Here’s this week’s rundown of the top 5 stories of 5G news about emerging and innovative technologies. To follow the series, check back here every week and look out for #5Gin5 posts from @Facesof5G.
- Work from Home Enhanced by 5G— Faster speeds and lower latency with 5G will improve the quality of teleconferencing and downloading large files while working from home. These benefits will translate to other areas of life too. “The concept of both high speed to have real, face-to-face conversations without any buffer, and instant information with low latency is important for things like cardiac patients, who need to translate real-time health updates to their doctor and receive guidance,” says Max Silber, Vice President Mobility at MetTel. Read more here.
- 5G Didn’t Cause the COVID-19 Outbreak—Across the world, conspiracy theories have linked 5G and the novel coronavirus. Recently, providers have seen vandalism of cell towers and false connections between the disease and 5G. “There are no indications from scientific studies that 5G, or any other G, affects the immune system…If that would be the case, we would have seen effects on the scale and severity of infectious diseases already decades ago. And we don’t,” says Eric van Rongen, Chair of the International Commission on Non-Ionizing Radiation Protection. Read more here.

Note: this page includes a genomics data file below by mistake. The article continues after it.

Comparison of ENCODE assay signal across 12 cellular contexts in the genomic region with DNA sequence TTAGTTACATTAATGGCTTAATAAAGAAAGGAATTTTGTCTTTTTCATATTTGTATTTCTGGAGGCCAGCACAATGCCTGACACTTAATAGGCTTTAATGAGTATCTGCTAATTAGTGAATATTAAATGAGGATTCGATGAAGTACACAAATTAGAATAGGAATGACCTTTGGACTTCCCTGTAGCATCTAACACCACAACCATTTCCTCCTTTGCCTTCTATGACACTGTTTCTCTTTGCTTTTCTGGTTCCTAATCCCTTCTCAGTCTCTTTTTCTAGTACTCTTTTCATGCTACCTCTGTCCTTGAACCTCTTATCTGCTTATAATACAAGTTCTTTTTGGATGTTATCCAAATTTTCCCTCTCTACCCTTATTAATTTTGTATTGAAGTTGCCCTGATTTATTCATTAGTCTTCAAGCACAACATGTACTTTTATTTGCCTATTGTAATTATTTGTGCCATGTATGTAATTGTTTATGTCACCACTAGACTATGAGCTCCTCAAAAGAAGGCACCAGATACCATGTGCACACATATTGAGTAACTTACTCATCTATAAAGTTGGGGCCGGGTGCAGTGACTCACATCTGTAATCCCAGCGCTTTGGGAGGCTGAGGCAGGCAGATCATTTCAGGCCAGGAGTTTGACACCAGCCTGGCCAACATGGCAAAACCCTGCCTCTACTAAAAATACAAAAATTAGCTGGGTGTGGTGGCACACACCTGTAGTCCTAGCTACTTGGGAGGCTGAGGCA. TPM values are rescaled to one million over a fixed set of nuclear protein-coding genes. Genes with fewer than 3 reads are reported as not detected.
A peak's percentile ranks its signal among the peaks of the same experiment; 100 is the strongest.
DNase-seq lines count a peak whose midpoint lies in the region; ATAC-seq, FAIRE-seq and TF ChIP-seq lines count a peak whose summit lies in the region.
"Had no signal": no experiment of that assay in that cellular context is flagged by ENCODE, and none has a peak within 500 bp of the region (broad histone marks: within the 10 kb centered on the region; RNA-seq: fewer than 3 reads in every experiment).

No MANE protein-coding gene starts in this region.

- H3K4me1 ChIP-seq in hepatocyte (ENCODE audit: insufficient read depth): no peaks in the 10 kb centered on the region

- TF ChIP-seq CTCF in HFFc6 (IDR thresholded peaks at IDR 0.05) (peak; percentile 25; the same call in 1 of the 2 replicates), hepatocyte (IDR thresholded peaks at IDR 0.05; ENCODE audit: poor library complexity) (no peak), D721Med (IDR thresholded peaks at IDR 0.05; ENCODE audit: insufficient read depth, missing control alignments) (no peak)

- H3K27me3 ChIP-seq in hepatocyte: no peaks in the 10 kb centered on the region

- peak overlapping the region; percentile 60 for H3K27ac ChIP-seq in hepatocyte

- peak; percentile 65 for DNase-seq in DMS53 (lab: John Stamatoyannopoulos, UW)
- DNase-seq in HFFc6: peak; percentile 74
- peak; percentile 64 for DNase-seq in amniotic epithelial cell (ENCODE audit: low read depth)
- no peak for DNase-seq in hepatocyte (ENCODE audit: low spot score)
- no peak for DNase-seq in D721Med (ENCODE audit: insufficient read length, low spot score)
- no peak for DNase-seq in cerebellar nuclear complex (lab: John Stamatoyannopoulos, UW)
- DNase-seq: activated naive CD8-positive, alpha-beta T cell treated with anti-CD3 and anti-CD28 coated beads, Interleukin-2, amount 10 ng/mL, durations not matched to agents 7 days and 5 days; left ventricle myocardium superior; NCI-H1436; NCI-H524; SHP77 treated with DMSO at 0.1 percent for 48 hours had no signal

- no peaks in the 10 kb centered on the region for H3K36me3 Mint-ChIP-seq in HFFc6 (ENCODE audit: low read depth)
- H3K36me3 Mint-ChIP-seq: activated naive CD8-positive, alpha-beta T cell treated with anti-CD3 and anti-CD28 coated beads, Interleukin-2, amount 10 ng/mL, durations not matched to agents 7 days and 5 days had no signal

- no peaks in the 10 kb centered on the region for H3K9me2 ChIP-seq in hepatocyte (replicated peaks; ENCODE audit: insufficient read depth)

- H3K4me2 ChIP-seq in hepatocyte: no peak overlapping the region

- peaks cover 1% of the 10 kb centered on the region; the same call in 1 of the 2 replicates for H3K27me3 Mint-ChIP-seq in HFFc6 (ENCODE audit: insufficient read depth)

- 5G Expanding U.S. Job Markets— 5G is slated to create millions of new U.S. jobs and become integral to America’s competitiveness in the global marketplace. As increased global competition begins, American innovators will be incentivized to generate groundbreaking 5G technologies. “It could allow firefighters to use thermal imaging to see through smoke and locate victims more easily. It could help specialists perform remote robotic surgery on patients who are far away. … Such developments could revolutionize the technological landscape,” explains Rep. Raja Krishnamoorthi (D-IL). Read more here.
- 5G Empowering Local Communities— Local municipalities often struggle developing a data architecture that can support the increased volume of data, but 5G will help bridge the gaps and support current systems. First responders are a perfect example of how local governments could benefit from next generation technology. With 5G, a 911 dispatcher can quickly pinpoint a caller’s location and “law enforcement can leverage the network to combat crime and gain better situational awareness as they respond to incidents,” says Dell Technologies CTO Rob Silverberg. Read more here.
- 5G to Overhaul Supply Chains— Today, businesses and suppliers usually have a rough idea of where goods are, what condition they’re in, and if they’re needed at a particular destination. But as Wall Street Journal reporter James Rundle writes, that will change with 5G: “The technology already exists to measure these data points, but there are limits in current 4G networks to how many sensors, cameras and other internet-connected devices can be supported at any one time. The enhanced bandwidth and stability that 5G offers will enable far more devices to be live on a single connection, allowing much more gathering and sharing of data in granular detail.” Read more here.